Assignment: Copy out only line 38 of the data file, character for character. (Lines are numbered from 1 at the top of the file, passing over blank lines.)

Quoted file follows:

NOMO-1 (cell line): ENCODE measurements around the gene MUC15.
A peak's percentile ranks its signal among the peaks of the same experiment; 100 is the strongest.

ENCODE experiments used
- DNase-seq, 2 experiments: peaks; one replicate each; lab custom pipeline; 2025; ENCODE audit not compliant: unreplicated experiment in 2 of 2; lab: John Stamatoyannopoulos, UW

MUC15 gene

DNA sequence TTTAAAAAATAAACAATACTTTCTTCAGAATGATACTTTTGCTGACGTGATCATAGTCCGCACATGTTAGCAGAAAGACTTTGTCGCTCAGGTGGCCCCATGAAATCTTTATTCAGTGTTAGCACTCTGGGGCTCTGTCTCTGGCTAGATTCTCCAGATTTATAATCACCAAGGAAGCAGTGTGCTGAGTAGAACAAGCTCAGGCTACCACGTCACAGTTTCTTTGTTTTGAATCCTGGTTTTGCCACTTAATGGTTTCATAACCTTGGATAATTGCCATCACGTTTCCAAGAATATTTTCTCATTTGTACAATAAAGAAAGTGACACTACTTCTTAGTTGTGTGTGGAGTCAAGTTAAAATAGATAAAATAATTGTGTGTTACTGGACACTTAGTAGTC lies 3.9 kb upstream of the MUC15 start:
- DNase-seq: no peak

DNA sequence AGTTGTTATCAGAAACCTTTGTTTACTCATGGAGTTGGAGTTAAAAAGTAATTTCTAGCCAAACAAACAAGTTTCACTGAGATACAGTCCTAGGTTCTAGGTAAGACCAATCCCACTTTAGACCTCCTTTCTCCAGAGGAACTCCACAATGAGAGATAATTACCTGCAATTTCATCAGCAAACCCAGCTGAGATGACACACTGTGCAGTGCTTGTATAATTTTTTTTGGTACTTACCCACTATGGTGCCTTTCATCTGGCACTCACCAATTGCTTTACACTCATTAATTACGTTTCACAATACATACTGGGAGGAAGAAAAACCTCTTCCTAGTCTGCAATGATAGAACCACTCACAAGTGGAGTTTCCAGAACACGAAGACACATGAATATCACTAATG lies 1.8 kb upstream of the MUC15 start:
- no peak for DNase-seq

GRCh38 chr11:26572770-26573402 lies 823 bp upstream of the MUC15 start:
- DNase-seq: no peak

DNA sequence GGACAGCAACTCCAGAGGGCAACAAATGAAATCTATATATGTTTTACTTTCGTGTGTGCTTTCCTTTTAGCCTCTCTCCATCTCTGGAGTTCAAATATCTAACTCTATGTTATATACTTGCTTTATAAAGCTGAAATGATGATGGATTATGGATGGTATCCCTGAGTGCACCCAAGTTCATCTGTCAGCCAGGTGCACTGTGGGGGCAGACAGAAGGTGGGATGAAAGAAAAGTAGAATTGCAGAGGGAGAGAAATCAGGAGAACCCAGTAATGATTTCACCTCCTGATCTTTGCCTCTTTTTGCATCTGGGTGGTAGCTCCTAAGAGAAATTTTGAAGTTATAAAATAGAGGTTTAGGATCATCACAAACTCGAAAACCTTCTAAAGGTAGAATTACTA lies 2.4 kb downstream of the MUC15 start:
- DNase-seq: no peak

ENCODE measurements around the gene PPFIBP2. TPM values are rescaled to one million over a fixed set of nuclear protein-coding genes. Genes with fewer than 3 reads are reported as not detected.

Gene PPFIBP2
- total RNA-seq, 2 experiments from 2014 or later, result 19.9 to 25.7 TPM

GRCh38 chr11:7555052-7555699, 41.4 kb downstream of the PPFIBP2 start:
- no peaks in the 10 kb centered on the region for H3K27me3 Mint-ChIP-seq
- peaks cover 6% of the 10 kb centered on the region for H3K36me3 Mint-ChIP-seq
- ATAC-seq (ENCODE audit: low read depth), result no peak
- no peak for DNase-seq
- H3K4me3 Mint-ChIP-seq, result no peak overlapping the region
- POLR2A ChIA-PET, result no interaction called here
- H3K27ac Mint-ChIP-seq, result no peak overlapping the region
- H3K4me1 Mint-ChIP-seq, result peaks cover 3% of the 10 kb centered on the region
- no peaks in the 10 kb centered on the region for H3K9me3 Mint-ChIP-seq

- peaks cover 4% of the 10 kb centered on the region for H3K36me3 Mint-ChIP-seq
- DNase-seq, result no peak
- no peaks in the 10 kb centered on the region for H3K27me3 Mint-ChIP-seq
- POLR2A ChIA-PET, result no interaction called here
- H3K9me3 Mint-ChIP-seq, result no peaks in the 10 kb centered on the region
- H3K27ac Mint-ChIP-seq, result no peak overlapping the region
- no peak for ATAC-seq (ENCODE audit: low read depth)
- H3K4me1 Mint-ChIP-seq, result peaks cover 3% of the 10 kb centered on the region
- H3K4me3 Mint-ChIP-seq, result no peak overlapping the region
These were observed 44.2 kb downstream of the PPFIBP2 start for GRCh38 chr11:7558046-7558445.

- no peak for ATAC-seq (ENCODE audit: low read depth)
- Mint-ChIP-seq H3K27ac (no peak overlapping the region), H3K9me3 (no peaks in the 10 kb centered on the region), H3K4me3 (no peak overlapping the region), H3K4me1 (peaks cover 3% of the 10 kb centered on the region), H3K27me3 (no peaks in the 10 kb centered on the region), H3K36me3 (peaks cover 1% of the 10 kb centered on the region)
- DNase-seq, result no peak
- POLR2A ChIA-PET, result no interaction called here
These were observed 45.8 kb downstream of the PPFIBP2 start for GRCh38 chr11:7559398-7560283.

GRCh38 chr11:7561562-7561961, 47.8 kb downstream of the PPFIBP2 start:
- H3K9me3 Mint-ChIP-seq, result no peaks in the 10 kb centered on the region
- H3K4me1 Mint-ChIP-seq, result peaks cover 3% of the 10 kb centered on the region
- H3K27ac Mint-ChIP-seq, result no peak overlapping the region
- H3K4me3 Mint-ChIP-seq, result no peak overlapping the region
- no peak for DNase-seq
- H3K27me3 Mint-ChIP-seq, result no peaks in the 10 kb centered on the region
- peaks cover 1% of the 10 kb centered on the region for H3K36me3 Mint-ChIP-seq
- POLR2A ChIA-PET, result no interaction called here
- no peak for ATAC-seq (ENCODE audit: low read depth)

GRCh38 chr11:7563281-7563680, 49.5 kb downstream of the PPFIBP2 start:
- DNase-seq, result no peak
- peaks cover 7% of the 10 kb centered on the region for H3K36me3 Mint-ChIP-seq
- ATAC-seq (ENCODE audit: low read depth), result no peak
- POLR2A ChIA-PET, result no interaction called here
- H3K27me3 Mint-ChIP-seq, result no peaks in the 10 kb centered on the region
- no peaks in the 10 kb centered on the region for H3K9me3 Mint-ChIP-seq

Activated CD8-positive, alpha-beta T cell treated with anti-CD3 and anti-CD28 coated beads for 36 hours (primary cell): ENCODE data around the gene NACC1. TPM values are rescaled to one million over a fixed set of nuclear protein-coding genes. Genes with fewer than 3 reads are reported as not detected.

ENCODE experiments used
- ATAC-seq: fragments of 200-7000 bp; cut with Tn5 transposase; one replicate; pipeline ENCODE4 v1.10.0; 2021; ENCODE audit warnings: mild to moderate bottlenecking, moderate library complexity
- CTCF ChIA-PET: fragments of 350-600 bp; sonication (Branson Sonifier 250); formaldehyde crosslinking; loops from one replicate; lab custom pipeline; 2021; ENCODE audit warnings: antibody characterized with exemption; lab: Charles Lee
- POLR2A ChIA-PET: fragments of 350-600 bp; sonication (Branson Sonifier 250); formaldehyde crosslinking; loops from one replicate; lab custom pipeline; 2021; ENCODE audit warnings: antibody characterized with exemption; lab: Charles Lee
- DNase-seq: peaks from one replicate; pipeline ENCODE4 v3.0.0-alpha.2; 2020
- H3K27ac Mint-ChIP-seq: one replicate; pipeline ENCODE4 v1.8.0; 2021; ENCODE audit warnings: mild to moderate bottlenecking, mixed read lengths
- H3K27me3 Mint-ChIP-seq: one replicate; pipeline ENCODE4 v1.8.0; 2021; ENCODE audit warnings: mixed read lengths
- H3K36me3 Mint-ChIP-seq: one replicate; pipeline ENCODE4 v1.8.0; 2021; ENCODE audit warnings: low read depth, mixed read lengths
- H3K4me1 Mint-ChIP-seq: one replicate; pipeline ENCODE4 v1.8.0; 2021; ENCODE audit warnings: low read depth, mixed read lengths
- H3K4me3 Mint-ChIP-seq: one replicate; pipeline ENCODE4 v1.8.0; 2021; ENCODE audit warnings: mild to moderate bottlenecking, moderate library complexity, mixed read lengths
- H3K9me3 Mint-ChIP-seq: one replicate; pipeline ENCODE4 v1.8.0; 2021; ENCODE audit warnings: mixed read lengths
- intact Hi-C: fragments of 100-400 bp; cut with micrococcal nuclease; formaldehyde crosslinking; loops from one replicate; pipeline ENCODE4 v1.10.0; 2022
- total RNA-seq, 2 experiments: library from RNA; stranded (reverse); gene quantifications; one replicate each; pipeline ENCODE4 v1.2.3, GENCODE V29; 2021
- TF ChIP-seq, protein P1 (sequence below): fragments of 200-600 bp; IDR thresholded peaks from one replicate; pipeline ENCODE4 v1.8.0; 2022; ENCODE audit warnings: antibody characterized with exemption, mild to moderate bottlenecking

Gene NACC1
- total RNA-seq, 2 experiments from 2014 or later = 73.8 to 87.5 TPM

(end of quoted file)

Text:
- Mint-ChIP-seq H3K27ac (no peak overlapping the region), H3K9me3 (no peaks in the 10 kb centered on the region), H3K4me3 (no peak overlapping the region), H3K4me1 (peaks cover 3% of the 10 kb centered on the region), H3K27me3 (no peaks in the 10 kb centered on the region), H3K36me3 (peaks cover 1% of the 10 kb centered on the region)